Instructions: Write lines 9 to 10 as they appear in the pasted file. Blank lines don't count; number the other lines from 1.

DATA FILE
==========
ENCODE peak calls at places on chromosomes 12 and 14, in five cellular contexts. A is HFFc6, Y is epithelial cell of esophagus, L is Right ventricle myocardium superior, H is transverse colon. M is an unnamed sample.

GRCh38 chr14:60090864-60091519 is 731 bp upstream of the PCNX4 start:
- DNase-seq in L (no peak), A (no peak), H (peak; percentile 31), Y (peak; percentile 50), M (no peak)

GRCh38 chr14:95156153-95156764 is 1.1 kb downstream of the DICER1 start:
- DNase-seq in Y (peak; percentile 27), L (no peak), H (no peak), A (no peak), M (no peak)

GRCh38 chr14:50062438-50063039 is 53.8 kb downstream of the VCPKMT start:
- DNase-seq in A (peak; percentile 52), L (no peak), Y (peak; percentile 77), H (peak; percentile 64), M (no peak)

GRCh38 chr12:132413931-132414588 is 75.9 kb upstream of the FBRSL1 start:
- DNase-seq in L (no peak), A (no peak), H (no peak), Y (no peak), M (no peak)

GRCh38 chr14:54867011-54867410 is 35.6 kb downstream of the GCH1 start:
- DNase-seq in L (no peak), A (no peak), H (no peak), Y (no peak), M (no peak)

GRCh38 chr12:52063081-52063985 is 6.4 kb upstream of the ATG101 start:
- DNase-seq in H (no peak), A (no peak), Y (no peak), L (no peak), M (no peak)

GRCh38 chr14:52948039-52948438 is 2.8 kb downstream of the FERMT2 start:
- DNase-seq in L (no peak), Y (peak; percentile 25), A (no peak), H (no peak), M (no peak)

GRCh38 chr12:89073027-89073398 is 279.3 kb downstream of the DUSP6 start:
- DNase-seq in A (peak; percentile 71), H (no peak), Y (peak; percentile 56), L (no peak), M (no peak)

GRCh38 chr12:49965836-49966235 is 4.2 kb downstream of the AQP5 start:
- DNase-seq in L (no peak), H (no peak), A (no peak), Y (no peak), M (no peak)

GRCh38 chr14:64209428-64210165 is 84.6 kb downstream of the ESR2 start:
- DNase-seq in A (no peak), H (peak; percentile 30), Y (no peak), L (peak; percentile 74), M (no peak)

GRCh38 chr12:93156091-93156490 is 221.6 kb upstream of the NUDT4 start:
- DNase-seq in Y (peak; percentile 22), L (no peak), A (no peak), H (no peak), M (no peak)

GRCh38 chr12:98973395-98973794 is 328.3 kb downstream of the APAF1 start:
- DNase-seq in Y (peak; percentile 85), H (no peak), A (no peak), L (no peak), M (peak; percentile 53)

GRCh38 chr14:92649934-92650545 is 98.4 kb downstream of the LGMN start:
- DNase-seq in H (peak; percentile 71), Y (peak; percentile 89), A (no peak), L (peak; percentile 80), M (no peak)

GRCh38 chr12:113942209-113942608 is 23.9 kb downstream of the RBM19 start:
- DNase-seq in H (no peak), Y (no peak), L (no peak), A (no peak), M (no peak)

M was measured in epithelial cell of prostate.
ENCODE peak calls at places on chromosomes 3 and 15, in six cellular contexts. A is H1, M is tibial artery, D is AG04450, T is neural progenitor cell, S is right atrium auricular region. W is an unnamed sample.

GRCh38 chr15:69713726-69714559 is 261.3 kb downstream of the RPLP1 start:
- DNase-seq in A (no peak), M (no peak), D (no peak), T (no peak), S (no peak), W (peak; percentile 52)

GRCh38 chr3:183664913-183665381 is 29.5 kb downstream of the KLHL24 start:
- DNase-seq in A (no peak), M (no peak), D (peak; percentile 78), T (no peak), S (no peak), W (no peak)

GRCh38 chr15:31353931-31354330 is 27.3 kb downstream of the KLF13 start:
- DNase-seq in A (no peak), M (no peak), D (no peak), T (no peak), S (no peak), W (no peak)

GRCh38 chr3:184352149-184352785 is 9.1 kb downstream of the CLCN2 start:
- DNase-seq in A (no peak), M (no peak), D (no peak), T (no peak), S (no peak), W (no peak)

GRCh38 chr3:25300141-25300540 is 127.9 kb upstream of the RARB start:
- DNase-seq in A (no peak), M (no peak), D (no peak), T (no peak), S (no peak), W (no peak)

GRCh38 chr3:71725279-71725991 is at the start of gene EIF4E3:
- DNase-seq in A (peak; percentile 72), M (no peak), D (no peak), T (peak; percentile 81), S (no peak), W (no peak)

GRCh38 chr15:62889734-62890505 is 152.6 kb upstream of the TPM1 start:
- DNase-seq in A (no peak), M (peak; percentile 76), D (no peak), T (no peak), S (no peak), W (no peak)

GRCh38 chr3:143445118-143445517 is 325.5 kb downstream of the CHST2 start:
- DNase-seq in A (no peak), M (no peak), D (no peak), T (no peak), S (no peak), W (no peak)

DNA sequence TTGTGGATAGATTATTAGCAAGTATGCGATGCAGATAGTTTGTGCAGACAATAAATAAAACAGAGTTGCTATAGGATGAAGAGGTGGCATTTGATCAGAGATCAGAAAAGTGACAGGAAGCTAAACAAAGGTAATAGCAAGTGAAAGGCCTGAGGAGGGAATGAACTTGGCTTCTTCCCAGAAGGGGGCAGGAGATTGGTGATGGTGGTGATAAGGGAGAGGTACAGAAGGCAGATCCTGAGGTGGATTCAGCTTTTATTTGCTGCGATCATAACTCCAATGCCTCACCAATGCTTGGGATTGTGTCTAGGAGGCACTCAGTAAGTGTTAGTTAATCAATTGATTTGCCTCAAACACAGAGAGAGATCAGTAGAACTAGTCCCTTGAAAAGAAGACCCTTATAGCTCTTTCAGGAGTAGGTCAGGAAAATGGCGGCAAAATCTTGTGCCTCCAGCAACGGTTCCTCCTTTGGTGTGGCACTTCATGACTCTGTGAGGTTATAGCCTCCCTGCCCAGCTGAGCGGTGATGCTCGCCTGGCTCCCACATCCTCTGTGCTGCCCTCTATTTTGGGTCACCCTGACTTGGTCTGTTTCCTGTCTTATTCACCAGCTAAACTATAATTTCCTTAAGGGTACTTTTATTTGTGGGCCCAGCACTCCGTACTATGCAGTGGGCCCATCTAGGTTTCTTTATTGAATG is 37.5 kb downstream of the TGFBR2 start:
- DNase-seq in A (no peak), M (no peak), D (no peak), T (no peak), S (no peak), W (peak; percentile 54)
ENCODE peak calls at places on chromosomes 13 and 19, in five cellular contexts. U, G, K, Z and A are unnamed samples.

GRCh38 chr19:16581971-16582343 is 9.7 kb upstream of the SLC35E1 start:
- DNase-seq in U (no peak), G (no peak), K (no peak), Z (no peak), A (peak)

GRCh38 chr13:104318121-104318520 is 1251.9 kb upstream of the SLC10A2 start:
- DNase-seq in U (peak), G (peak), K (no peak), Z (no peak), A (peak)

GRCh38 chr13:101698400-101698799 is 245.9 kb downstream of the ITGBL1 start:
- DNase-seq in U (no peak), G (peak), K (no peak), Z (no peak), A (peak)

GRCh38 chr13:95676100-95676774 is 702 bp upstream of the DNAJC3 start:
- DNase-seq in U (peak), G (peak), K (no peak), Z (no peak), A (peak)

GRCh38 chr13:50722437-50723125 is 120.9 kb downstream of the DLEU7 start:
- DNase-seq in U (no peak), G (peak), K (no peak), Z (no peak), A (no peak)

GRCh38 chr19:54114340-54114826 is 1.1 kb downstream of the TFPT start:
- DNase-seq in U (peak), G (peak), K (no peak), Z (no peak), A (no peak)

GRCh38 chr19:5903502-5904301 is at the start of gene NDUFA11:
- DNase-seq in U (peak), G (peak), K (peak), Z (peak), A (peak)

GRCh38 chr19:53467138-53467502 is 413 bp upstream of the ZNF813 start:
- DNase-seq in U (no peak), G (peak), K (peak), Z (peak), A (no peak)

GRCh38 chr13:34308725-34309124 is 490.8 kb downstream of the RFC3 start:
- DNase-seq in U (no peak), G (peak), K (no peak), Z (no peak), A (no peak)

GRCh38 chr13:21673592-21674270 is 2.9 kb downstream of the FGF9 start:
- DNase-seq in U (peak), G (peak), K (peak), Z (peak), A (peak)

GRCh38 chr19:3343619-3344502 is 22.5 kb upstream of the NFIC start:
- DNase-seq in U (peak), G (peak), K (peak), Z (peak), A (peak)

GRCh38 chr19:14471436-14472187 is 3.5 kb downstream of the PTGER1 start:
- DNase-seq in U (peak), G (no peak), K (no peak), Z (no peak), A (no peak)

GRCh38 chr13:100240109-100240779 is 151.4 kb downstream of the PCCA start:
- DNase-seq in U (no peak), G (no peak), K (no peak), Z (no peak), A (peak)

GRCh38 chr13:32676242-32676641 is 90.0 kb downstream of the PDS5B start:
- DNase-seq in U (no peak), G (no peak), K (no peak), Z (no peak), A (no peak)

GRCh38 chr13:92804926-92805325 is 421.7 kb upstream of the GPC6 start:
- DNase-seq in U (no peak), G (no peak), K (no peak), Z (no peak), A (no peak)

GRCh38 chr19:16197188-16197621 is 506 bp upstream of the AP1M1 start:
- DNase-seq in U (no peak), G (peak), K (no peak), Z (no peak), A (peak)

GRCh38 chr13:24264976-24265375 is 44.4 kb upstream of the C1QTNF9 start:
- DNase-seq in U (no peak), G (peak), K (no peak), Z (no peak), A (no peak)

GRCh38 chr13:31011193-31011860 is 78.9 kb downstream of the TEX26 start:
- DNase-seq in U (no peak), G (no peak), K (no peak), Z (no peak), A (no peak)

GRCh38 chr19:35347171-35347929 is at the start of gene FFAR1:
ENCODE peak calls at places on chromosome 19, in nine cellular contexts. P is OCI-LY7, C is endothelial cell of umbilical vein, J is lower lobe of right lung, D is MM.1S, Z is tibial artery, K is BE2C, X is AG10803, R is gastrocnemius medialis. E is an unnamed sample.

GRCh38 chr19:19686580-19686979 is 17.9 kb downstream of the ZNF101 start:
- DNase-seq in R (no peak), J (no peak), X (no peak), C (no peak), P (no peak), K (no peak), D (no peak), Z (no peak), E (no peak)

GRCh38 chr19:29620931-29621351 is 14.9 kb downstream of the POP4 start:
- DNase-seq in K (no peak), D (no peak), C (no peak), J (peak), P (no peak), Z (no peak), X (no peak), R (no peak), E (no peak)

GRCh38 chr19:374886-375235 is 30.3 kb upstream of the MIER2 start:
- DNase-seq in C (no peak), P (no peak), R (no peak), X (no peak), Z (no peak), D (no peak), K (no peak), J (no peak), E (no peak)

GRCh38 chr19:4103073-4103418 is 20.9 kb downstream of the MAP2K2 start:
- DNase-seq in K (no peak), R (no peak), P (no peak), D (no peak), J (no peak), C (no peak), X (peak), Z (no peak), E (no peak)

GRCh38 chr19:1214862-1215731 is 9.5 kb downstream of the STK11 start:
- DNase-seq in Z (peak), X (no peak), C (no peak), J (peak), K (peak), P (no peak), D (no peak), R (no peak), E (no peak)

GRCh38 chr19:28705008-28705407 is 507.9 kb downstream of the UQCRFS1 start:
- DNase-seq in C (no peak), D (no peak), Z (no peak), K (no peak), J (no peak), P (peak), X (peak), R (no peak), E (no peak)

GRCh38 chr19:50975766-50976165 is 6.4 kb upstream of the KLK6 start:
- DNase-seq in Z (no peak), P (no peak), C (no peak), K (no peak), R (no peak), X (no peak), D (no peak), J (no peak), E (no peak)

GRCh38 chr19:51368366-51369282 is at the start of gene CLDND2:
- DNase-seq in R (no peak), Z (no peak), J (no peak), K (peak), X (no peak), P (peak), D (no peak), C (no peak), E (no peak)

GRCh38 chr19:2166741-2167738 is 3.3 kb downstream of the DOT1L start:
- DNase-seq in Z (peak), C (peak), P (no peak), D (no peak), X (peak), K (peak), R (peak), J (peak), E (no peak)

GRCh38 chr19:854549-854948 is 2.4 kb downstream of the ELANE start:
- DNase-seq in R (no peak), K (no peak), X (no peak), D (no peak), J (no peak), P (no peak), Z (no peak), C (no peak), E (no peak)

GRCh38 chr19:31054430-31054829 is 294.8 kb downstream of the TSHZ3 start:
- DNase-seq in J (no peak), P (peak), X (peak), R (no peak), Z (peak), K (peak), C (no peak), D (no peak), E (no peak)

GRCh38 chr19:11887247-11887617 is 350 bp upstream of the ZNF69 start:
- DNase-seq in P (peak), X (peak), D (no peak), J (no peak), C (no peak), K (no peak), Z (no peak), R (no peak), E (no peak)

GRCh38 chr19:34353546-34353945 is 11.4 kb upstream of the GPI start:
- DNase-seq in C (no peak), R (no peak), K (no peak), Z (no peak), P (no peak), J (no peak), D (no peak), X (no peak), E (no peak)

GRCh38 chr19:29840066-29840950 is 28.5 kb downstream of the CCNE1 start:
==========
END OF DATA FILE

- DNase-seq in L (no peak), A (no peak), H (no peak), Y (no peak), M (no peak)

GRCh38 chr14:54867011-54867410 is 35.6 kb downstream of the GCH1 start: